Squig­gle Tail’s tale

Young au­thor with Burin Penin­sula ties writes first chil­dren’s book based on fa­ther’s story

The Southern Gazette - - Editorial - BY COLIN FAR­RELL LORD’S COVE, N.L. colin.far­[email protected]­erngazette.ca

Not many 17-year-olds can claim to be a pub­lished au­thor at such a young age, but Ash­ley Bon­nell is an ex­cep­tion.

Ash­ley is cel­e­brat­ing the suc­cess of her self-pub­lished chil­dren’s book, “Squig­gle Tail.”

She held a read­ing of the book at the Nan and Pop’s Shop in Lord’s Cove on July 2.

A re­cent grad­u­ate of Holy Trin­ity High School in Tor­bay, Ash­ley told The South­ern Gazette fol­low­ing the read­ing that the idea was inspired by her fa­ther Lester Bon­nell, who grew up in Tay­lor’s Bay.

“(It is) a story that my Dad used to tell my sis­ter and I when we were lit­tle,” she ex­plained. “It fol­lows the story of a young fish and his mom as they go on an ex­cit­ing ad­ven­ture and learn a very im­por­tant les­son.”

Ash­ley is do­nat­ing a por­tion of the prof­its to the Chil­dren’s Wish Foun­da­tion.

“I wanted to be so­cially aware,” she said, “and that’s some­thing that’s a ma­jor part of my life, the Chil­dren’s Wish and my cancer…”

In 2005 Ash­ley and her fam­ily went on a Dis­ney va­ca­tion cour­tesy of the Chil­dren’s Wish Foun­da­tion.

“When I was two and a half I was di­ag­nosed with fourth stage neu­rob­las­toma, which is a ter­mi­nal form of child­hood cancer,” she ex­plained.

Ash­ley spent 11 months in the Winnipeg Chil­dren’s Hos­pi­tal where she had a bone mar­row trans­plant, as well as un­der­go­ing ra­di­a­tion treat­ment and chemo­ther­apy.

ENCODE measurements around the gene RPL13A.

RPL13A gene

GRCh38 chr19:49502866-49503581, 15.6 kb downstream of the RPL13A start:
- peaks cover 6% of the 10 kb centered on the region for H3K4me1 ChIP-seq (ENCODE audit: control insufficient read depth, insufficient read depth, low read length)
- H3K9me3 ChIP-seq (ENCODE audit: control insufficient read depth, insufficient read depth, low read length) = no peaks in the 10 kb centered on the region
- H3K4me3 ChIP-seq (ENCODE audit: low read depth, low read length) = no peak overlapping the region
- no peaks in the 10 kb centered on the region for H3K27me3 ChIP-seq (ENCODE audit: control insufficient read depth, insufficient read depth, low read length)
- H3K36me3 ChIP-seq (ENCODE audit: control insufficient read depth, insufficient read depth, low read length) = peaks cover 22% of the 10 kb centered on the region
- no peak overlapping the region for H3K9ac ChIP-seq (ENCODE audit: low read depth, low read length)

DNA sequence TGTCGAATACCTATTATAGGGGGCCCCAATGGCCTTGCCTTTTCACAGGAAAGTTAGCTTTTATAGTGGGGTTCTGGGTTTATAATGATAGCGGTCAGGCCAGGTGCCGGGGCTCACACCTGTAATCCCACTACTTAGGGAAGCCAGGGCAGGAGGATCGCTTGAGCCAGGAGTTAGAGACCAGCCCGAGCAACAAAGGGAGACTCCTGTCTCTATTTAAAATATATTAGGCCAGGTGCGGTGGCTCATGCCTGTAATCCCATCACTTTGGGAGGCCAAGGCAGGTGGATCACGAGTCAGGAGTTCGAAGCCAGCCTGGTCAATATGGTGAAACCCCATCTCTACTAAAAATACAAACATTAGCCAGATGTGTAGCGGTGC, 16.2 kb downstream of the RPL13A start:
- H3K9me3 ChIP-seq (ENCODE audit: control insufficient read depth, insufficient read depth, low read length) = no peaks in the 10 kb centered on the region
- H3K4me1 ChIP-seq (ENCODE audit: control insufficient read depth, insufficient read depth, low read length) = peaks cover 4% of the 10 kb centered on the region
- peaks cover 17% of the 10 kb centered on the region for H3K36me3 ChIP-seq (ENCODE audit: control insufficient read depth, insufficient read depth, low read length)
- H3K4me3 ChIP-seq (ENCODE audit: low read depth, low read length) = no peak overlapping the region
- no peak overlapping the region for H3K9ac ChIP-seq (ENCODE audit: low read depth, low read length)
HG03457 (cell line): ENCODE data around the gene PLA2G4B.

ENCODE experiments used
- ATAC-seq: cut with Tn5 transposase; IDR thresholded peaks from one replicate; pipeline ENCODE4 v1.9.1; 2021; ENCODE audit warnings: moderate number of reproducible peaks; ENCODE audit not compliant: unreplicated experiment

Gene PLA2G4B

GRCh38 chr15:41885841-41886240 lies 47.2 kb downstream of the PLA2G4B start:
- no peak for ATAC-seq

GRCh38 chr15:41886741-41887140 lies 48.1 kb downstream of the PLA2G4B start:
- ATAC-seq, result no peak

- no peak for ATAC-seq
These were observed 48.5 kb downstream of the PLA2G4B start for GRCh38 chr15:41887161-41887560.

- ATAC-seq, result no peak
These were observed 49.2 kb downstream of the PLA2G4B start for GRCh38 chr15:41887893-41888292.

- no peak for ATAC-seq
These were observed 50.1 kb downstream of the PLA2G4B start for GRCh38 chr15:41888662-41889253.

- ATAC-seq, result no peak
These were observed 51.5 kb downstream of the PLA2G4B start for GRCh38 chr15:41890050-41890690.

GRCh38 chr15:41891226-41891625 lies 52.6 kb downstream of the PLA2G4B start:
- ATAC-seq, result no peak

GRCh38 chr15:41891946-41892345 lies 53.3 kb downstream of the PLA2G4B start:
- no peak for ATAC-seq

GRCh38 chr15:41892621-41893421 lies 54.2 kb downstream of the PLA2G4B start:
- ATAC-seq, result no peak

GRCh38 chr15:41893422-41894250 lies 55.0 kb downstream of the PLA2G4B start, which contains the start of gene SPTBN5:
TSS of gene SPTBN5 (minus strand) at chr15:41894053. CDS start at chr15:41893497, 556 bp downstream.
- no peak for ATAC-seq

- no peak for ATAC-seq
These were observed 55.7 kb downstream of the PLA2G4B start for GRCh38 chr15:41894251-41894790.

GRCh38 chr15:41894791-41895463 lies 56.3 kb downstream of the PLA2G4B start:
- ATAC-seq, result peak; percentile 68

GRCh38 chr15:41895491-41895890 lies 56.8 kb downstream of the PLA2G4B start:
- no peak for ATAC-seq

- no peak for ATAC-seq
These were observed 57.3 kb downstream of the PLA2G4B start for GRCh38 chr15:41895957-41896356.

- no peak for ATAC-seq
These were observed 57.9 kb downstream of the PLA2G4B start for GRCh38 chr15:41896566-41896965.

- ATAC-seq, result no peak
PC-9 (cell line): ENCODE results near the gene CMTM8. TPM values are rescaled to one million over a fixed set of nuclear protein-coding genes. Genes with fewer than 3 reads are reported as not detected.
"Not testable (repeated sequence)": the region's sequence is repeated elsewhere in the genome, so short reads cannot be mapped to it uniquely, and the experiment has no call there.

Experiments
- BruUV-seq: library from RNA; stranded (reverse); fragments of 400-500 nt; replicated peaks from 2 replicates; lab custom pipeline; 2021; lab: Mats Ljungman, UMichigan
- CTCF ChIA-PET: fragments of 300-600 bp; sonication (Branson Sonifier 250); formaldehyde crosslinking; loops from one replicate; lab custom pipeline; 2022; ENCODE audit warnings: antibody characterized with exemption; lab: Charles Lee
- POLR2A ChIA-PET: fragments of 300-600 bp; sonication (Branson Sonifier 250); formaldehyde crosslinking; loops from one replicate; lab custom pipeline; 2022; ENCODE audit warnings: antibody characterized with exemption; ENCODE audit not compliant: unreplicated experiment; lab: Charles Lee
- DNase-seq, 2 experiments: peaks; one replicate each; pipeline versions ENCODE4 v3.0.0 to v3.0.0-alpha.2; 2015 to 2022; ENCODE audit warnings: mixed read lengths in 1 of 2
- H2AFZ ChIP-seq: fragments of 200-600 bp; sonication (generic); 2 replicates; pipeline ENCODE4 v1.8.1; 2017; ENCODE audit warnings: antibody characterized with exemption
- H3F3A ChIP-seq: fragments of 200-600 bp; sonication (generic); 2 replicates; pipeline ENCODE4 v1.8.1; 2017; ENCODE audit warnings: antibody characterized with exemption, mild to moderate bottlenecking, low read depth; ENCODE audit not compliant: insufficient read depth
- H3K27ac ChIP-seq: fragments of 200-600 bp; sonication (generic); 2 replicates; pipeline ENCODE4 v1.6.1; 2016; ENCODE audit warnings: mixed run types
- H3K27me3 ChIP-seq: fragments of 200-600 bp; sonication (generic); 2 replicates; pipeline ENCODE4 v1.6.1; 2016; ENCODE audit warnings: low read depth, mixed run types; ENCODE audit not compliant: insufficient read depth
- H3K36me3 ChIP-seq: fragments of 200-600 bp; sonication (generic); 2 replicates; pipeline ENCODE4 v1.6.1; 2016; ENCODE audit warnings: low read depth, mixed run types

“Af­ter 11 months, I was cancer free and I’ve been in re­mis­sion ever since,” she said.

Ash­ley has not dis­missed the idea of shar­ing that part of her life in a book.

“Un­for­tu­nately, it is some­thing that a lot of fam­i­lies go through and it’s some­thing that there should be more lit­er­a­ture on it,” she said.

Birth of a busi­ness

Ash­ley took an en­trepreneur­ship class in school in which stu­dents had to de­velop a prod­uct or a ser­vice to mar­ket.

“Be­cause my Dad used to tell my sis­ter and I this story it just came to mind as some­thing I could make into a prod­uct, so I asked him if I could write it and il­lus­trate it and he agreed, so I spent all my Easter break do­ing the book,” she ex­plained.

Ash­ley printed the book at a print shop in down­town St. John’s.

From the en­trepreneur­ship class, she took the book to the YMCA En­ter­prise Olympics where she fin­ished third, as well as to the Town of Tor­bay’s busi­ness com­pe­ti­tion where she fin­ished sec­ond.

Ash­ley said in the book, just as her fa­ther did when he would tell them the story, she left the end­ing open, “so there is room to ex­pand if I wanted to do that in the fu­ture.”

She has also con­tacted some pub­lish­ing com­pa­nies to see if she can hook a deal.

Ash­ley is work­ing on some other ma­te­rial, both in the chil­dren’s range and the youn­gadult level, as well.

Burin Penin­sula roots

Ash­ley said that it was her fam­ily’s roots on the Burin Penin­sula that in­ter­ested her in hold­ing the read­ing in Lord’s Cove. Her mother is from Lamaline, as well.

“There’s a lot of fam­ily that I have out here, and a lot of them were re­ally im­pressed by my story, so (Nan and Pop’s Shop owner) Phyllis (Lock­yer) con­tacted me and asked if I would be will­ing to come out and do a book read­ing. It is an awe­some way to pro­mote my book and I thank her for let­ting me come out.”

Ash­ley said that the kids seemed to en­joy the book.

“They seem re­ally happy about the story,” she said.

COLIN FAR­RELL/THE SOUTH­ERN GAZETTE

Ash­ley Bon­nell hopes to con­tinue writ­ing books for chil­dren, as well as young adults.

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